The activation energy for intramolecular electron transfer in non-polar fluids is derived in analytical form by expressing it through the chemical potential of solvation of a dipole of complex dipole moment fi. The reorganization energy of the non-polar liquid manifests itself as a nonlinear liquid response beginning with terms oc p.4 upwards in the expansion of the chemical potential over the solute dipole moment. The reorganization energy is represented as the sum of two terms arising from liquid polarization and density reorganization, with the latter component being of much greater importance. It is suggested that electron transfer in non-polar solvents is promoted by fluctuations of the number of molecules in the first coordination sphere of the donor-acceptor complex. Since the molecular polarizability is temperature independent, the reorganization energy is inversely proportional to temperature. This fact can lead to a maximum in the temperature dependence of electron transfer rates, and hence to negative activation enthalpies. Comparisons of theoretical predictions are made with experimental thermochromic shifts of charge recombination optical bands.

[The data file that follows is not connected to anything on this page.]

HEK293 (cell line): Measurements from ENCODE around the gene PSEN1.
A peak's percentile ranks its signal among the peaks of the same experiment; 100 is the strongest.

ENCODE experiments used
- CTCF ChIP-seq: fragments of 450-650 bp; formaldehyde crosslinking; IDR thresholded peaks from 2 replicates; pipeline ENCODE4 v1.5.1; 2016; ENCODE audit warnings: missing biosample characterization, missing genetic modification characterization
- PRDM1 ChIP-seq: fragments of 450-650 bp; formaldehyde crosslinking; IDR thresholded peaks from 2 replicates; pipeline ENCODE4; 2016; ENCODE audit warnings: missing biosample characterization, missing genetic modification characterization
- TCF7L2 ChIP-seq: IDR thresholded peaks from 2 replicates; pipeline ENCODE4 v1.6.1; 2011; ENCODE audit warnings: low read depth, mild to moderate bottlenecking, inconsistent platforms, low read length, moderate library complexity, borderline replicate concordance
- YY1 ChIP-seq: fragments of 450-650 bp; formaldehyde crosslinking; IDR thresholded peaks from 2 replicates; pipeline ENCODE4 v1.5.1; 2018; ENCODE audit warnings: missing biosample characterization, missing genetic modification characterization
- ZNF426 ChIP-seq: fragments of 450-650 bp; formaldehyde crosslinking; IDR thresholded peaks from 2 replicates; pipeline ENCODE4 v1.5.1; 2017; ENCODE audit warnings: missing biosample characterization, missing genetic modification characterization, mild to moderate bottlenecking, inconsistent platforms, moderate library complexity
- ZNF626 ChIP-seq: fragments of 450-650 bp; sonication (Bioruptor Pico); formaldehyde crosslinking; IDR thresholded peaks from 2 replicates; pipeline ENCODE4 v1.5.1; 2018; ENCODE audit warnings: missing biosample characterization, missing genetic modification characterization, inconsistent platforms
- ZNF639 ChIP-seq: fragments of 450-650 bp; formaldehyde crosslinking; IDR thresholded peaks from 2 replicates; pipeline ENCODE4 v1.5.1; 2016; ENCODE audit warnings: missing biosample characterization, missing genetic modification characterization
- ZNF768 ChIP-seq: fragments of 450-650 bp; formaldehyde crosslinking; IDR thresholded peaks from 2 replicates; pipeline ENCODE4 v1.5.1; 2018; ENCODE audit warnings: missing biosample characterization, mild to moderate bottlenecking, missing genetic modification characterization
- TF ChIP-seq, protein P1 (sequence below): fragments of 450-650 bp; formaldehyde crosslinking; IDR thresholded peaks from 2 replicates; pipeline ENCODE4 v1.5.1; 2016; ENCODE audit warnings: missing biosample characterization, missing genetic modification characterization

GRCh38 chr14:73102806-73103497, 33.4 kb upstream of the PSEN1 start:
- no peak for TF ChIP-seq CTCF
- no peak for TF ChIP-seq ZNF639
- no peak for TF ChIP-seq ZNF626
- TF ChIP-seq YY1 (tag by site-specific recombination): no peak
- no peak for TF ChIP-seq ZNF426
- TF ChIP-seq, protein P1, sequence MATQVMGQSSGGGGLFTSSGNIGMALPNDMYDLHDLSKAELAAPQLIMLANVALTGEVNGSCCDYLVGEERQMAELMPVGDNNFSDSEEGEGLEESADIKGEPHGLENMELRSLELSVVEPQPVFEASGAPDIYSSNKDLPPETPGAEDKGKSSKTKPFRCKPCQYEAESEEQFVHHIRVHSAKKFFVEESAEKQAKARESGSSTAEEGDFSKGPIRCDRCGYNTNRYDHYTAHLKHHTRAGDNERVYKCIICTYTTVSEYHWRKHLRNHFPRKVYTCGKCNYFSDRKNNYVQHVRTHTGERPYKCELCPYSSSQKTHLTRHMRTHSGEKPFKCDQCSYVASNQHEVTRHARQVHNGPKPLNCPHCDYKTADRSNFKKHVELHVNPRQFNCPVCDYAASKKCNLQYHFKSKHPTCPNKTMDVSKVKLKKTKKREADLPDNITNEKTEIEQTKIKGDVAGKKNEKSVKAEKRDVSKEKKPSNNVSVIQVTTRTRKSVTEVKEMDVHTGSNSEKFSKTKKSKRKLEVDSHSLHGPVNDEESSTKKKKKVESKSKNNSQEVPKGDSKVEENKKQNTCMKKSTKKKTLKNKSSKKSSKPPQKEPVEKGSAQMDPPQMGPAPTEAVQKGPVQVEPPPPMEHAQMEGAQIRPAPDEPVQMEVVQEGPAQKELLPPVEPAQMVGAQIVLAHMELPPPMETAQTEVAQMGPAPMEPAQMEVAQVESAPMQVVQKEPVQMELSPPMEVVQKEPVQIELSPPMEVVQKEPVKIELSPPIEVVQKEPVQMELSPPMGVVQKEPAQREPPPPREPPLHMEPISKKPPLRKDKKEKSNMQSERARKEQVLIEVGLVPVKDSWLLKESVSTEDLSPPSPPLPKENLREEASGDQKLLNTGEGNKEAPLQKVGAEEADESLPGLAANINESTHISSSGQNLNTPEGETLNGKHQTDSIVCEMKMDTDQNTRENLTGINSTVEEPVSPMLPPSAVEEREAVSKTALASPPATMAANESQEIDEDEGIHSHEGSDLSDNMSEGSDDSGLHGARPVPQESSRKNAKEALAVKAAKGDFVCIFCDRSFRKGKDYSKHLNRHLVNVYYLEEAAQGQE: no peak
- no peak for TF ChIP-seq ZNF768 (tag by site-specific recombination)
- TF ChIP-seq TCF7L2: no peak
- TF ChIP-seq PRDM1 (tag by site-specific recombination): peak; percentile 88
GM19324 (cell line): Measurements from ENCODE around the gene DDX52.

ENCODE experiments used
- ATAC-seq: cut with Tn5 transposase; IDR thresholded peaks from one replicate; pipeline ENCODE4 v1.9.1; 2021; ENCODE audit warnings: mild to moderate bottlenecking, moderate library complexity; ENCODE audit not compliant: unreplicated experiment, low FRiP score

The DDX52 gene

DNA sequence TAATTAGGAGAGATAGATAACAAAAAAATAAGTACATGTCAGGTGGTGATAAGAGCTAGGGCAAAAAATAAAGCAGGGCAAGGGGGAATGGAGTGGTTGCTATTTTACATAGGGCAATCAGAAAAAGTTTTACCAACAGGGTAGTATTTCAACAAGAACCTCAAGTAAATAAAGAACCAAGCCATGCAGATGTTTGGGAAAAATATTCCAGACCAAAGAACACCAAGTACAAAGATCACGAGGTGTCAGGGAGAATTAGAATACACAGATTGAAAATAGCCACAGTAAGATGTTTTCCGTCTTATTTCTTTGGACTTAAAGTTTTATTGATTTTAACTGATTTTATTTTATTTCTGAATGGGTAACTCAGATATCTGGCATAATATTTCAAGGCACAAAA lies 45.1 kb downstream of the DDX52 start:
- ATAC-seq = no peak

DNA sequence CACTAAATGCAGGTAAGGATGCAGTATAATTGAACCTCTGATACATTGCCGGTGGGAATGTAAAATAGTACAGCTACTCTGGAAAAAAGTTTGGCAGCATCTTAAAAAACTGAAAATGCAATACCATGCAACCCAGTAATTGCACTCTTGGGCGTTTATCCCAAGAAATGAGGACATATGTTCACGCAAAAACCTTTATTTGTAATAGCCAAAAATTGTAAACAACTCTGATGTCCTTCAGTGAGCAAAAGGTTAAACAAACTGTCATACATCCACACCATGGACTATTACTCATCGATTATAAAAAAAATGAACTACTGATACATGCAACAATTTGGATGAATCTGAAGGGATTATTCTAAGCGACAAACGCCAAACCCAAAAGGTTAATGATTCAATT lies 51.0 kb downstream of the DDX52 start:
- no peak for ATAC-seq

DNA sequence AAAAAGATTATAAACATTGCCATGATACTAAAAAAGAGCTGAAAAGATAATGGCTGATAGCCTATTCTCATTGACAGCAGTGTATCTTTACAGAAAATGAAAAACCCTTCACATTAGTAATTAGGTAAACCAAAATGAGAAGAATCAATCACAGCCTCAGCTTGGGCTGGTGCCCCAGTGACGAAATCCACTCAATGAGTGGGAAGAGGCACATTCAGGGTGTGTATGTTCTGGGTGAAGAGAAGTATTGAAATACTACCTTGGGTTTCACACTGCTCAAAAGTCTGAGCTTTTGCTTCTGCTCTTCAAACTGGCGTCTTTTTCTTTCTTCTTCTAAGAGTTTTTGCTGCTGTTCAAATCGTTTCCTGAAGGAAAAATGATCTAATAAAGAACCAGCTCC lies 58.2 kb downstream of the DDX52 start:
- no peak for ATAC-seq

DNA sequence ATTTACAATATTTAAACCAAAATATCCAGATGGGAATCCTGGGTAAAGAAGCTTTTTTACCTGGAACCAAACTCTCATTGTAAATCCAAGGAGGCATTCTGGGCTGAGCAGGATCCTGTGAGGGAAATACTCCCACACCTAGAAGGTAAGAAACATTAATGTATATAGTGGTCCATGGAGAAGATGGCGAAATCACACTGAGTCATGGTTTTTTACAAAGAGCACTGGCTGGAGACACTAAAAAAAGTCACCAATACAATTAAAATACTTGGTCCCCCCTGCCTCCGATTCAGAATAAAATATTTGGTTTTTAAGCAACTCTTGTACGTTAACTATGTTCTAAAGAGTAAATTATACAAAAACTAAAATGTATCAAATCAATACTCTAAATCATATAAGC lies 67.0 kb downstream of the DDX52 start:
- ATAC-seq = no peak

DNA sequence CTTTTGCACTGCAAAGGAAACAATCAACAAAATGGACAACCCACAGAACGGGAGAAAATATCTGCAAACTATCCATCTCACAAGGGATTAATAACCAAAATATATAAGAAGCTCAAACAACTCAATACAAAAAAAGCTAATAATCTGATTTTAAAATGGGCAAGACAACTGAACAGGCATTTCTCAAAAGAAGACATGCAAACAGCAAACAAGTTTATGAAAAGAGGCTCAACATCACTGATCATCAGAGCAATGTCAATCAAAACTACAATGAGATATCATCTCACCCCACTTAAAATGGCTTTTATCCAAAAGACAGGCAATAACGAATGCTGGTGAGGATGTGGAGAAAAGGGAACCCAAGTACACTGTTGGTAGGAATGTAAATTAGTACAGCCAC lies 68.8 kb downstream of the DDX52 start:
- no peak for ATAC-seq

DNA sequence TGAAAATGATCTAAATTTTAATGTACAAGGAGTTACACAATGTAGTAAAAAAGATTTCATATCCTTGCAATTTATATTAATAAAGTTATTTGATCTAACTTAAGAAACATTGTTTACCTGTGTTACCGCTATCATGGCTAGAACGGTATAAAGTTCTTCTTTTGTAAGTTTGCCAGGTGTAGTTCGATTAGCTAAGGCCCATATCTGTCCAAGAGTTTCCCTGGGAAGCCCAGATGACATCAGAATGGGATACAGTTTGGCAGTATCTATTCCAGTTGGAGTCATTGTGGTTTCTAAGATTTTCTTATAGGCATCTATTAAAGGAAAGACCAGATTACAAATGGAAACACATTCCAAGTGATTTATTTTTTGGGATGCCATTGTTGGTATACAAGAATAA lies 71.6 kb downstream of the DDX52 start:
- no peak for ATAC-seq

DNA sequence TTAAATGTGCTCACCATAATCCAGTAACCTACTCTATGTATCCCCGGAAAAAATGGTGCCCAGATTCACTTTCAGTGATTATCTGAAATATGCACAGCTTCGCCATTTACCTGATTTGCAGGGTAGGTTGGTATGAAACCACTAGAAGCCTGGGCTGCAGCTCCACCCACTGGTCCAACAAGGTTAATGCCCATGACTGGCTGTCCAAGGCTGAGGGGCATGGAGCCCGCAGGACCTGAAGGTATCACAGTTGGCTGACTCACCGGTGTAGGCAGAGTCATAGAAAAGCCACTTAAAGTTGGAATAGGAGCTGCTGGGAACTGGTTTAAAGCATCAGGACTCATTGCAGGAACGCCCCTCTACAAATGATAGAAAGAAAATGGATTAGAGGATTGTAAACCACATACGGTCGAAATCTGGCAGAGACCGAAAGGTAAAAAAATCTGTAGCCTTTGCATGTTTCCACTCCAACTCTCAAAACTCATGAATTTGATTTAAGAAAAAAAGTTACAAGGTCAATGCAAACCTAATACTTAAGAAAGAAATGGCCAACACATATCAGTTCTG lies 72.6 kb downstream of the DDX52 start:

|Original language||English (US)|
|Number of pages||20|
|State||Published - Feb 10 1995|
ASJC Scopus subject areas
- Molecular Biology
- Condensed Matter Physics
- Physical and Theoretical Chemistry